tota11y is a tool built by developers from Khan Academy. The goal of the tools is to reduce the barrier of entry to understanding accessibility issues by visualizing them on a page.
When tota11y is active, a menu will appear in the bottom left corner of your web browser. When open, you have the option to display or hide errors related to headings, contrast, confusing link text, form labels, and images. Tota11y will highlight the errors, revealing them on the page and also give details about what is causing the issue and steps you can take to correct the issue.
There is also an experimental “Screen Reader Wand” that will show you how a screen reader will interpret an element. This can be a great way to see your content the way a screen reader will, though I also recommend getting comfortable with a screen reader at some point.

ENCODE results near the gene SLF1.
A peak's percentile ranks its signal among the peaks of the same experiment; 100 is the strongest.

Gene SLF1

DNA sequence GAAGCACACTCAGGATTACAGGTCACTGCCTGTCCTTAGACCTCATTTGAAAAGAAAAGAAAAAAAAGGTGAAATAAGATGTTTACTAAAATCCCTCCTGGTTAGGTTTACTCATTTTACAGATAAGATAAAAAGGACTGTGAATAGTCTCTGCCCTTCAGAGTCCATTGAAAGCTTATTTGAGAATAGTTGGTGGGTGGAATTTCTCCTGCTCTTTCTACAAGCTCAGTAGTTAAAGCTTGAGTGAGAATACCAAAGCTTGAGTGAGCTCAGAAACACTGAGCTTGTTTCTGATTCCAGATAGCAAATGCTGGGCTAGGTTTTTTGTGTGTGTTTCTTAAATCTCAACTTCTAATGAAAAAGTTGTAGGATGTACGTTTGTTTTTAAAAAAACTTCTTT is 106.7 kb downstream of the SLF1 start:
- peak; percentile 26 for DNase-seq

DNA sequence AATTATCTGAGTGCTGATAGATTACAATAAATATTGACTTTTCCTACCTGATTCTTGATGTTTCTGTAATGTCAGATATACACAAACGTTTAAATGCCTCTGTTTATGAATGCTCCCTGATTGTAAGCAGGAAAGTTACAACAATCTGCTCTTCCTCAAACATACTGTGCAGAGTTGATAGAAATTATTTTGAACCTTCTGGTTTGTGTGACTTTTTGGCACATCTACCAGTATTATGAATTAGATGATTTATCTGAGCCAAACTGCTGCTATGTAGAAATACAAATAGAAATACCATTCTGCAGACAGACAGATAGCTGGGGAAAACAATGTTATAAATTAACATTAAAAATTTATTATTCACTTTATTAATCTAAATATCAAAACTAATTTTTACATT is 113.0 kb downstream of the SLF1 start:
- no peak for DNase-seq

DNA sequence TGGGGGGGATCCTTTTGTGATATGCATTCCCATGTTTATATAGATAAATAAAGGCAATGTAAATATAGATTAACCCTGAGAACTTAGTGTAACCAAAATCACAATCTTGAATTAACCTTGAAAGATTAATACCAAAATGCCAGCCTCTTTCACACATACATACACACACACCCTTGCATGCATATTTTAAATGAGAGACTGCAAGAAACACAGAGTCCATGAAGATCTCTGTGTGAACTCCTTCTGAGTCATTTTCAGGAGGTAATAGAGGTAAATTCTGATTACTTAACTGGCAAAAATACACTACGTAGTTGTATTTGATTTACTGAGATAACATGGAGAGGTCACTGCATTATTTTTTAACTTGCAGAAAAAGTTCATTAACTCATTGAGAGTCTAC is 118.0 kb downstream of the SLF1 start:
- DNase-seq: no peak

The tota11y tool is available as a bookmarklet that can easily be used on any site in any desktop browser. You can also include the script directly on your own site if you’d like to do that as well, though the bookmarklet would be the most common use case.
These five tools are just a handful of accessibility tools available for automated testing today. I’ve highlighted ones that I find the most useful in my work that cover a few different use cases (developer-focused, non-developer focused). There are also plenty of paid services out there for more comprehensive monitoring — but the tools I’ve listed here are great for getting started with accessibility audits.
As I mentioned above though, automated testing can only go so far in helping you catch accessibility errors. To ensure a fully accessible site, you’ll need a plan that includes automated testing and manual testing, because some errors will only be caught by humans who are actually using your site. Check out our guide on why and how to do manual accessibility testing to get started.
Originally published at www.mediacurrent.com.